15 recorded interviews with African scholars, missiologists, church leaders and thinkers by Harvey Kwiyani. As Dr Kwiyani himself says: "Let nobody ever say they don't know any African theologians. This series has 15 of the many exciting emerging African scholars of theology. Dig in and explore a new world." I'm really looking forward to listening to these in the coming weeks…
I'll be honest I've not watched it all, but the bits I did were deep and engaging, wrestling with questions of contextual theology, the relationship between social sciences (and qualitative research) and theology, and world Christianity. 90-min panel discussion with Dr Easten Law (OMSC), Dr Diane Stinton (Regent College), and Dr Muthuraj Swamy (Cambridge Centre for Christianity Worldwide), and moderated by Dr Alexander Chow (University of Edinburgh).
Christopher Flanders and Werner Mischke (Editors)
"In Honor, Shame, and the Gospel, over a dozen practitioners and scholars from diverse contexts and fields add to the ongoing conversation around the theological and missiological implications of an honorific gospel. Eight illuminating case studies explore ways to make disciples in a diversity of social contexts—for example, East Asian rural, Middle Eastern refugee, African tribal, and Western secular urban."
Short 108-page book aimed to help those entering (or continuing) in overseas cross-cultural ministry to "feed your soul and nurture your relationship with God as you adjust to cross-cultural life. When so much of life is new, focus each month on one Fruit of the Spirit. Staying connected to God isn’t a given, but it can be cultivated."
Missions professor Matthew Bennett guides readers through Islam’s key tenants and provides answers to critical questions, such as 'Who was Muhammad and what was his message?', 'Do Muslims and Christians worship the same God?', 'What are the differences between the Qur’an and the Bible?', 'What is shariah law?', and 'How should a Christian share the gospel with Muslims?'
'Theologians without Borders' is an organisation dedicated to fostering equitable online theological education partnerships, including by help Western scholars to visit and teach in Majority World institutions, and vice-versa. There are short-term online teaching opportunities posted here for anyone who has the credentials and heart for such ministry.
What a good example of combining creativity and 'zoom-culture' to share mission information and prayer requests "Join us to cook some Japanese food, find out how important food is to Japanese culture and how cooking and eating together are important tools in bringing the Good News of Jesus to Japan. You can cook a Japanese Recipe along with Emiri on Zoom in your own kitchen, or just watch and listen as OMF Ireland missionaries working in Japan share about their ministry and the role that food plays in it." Saturday 28 November, 10:30 am - 12:30 pm (UK time)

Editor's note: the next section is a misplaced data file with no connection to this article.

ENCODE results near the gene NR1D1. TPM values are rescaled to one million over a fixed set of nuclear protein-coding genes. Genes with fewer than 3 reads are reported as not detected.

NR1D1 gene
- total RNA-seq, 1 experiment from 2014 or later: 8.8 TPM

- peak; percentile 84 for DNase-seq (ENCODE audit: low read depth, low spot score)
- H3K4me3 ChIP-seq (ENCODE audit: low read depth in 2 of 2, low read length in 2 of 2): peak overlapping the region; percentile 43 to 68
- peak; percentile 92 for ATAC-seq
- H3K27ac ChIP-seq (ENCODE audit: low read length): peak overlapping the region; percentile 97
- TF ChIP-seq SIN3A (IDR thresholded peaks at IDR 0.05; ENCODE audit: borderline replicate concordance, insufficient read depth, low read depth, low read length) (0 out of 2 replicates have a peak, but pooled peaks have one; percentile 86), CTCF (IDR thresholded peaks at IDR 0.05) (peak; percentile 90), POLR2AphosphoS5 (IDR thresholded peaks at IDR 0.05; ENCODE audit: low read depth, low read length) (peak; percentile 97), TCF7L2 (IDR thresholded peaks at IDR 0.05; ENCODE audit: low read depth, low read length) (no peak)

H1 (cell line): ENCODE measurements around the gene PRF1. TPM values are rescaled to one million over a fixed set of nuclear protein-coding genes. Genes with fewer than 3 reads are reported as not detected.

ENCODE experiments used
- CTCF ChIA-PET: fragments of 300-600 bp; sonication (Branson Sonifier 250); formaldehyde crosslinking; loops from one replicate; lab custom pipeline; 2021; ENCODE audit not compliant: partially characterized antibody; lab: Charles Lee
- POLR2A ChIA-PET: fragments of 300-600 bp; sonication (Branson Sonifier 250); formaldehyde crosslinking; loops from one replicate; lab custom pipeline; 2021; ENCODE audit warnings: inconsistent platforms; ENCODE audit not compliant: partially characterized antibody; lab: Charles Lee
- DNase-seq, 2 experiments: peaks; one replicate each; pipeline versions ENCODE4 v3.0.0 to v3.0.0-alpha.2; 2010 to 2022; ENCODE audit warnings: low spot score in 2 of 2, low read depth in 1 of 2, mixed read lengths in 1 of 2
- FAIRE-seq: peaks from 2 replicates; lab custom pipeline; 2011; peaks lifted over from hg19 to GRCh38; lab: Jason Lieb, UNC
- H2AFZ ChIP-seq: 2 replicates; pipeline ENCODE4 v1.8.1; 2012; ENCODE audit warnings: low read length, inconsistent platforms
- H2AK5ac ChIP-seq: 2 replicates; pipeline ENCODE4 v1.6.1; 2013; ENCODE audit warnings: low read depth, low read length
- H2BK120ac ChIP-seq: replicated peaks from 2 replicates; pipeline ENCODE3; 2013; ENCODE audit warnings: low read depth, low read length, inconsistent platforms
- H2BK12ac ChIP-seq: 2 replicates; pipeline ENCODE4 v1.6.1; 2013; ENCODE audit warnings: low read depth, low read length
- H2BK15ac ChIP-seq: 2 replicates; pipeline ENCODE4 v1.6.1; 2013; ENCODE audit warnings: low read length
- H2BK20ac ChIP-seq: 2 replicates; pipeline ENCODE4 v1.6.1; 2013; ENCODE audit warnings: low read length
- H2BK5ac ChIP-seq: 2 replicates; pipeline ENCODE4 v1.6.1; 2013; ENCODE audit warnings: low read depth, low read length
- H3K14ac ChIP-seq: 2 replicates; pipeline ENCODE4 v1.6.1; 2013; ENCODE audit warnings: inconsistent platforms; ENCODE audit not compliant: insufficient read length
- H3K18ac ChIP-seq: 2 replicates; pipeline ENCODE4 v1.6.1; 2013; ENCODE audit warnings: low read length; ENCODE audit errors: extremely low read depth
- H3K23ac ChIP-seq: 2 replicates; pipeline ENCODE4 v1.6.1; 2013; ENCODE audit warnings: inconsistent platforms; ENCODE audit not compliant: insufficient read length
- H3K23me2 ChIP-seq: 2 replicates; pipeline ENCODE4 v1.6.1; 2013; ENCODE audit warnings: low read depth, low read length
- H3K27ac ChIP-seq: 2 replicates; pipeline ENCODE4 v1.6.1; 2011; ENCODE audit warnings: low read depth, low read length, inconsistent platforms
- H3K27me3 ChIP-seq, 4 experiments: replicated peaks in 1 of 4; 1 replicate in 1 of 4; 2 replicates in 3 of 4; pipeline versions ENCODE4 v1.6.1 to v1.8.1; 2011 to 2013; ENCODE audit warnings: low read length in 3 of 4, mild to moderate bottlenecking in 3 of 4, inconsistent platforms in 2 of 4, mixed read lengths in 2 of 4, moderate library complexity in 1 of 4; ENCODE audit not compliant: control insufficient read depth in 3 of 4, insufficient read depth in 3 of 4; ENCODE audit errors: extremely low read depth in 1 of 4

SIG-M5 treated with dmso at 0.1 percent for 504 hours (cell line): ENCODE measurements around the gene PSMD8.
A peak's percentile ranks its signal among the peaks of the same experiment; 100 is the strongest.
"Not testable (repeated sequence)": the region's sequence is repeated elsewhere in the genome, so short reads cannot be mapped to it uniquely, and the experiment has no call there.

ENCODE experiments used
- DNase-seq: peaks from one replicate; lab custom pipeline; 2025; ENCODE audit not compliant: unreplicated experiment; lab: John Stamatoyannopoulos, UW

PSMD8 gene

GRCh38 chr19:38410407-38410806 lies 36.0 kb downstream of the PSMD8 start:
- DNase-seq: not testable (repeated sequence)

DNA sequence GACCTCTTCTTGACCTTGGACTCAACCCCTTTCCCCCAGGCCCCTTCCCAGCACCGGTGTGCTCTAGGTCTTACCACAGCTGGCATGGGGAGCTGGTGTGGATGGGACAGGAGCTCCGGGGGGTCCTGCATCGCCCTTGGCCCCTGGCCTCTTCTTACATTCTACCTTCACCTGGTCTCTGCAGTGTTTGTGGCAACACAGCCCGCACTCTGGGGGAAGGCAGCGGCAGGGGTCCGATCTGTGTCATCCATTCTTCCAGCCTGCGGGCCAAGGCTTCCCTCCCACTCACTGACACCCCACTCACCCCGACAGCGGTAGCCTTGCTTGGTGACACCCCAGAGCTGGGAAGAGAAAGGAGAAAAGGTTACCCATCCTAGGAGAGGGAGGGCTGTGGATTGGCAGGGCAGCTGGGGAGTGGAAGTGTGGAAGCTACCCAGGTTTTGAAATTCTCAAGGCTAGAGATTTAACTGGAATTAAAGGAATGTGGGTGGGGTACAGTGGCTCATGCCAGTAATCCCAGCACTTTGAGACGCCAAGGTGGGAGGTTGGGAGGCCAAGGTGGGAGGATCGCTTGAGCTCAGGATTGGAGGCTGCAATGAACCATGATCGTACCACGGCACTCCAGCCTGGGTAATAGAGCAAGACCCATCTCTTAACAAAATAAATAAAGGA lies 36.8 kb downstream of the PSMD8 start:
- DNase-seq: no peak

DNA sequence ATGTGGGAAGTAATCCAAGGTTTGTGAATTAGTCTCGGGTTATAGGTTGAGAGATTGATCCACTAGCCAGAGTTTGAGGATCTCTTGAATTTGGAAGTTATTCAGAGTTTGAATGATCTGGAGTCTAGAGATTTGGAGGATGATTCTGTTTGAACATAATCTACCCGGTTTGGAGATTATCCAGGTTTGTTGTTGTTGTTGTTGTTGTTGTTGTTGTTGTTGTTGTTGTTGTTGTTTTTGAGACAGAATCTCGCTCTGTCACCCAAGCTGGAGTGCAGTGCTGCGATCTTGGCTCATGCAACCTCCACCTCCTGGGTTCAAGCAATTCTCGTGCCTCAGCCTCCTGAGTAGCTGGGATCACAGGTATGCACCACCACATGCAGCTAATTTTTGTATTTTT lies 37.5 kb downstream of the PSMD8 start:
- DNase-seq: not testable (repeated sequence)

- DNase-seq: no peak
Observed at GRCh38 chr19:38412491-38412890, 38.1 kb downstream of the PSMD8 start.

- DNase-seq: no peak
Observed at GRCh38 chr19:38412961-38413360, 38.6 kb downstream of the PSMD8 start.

Throughout December Langham partnership are holding weekly conversations with partners around the world. These will take place each Tuesday from 1.00-2.00pm (GMT) via Zoom. (1st December - Longing for Jesus in Lebanon, 8th December - Longing for Jesus in Africa, 15th December - Longing for Jesus in Argentina, 22nd December - Longing for Jesus in the UK). Meetings will include a time of devotion and prayer as well as an interview with the guest for the day. Chris Wright rounds off the series.
(1) "The mission of God is not advanced through clever strategies that gloss over our humanity. It is advanced person-to-person in grace-filled friendships where truth is told, needs are met, and Jesus becomes the pivot point of life"
(2) “Prayer needs no passport, visa or work permit. There is no such thing as a ‘closed country’ as far as prayer is concerned … much of the history of mission could be written in terms of God moving in response to persistent prayer”
(3) "All God's giants have been weak men who did great things for God because they reckoned on God being with them”
J. Hudson Taylor
Nick Challies, 20-yr old son of popular Christian author/blogger Tim Challies, died suddenly last week. This is an astonishingly beautiful and moving article from a grieving father about the hardship of being in quarantine away from brothers and sisters at this time: "What we do know is that we we are learning through our sorrow just how wondrous it is to be part of something so beautiful, so good, so necessary, as the body of Christ. We are learning how devastating it is to be detached from it in our moment of need".
I'd never heard this story before, and it absolutely took my breathe away (pun intended): "The crew believed him to be dead, but Atchison told the others to continue holding onto him, out of fear that letting go of him might cause him to strike the left wing, engine, or horizontal stabiliser, potentially damaging it." The most amazing thing? He carried on flying for another 18 years.
Is the termite the organism, or is it the colony that counts as 'one'. After reading this, I realized that wasn't so silly a question! Termites are mind-boggling. And after reading this I now resolve to complain less vociferously when they eat our furniture or something here.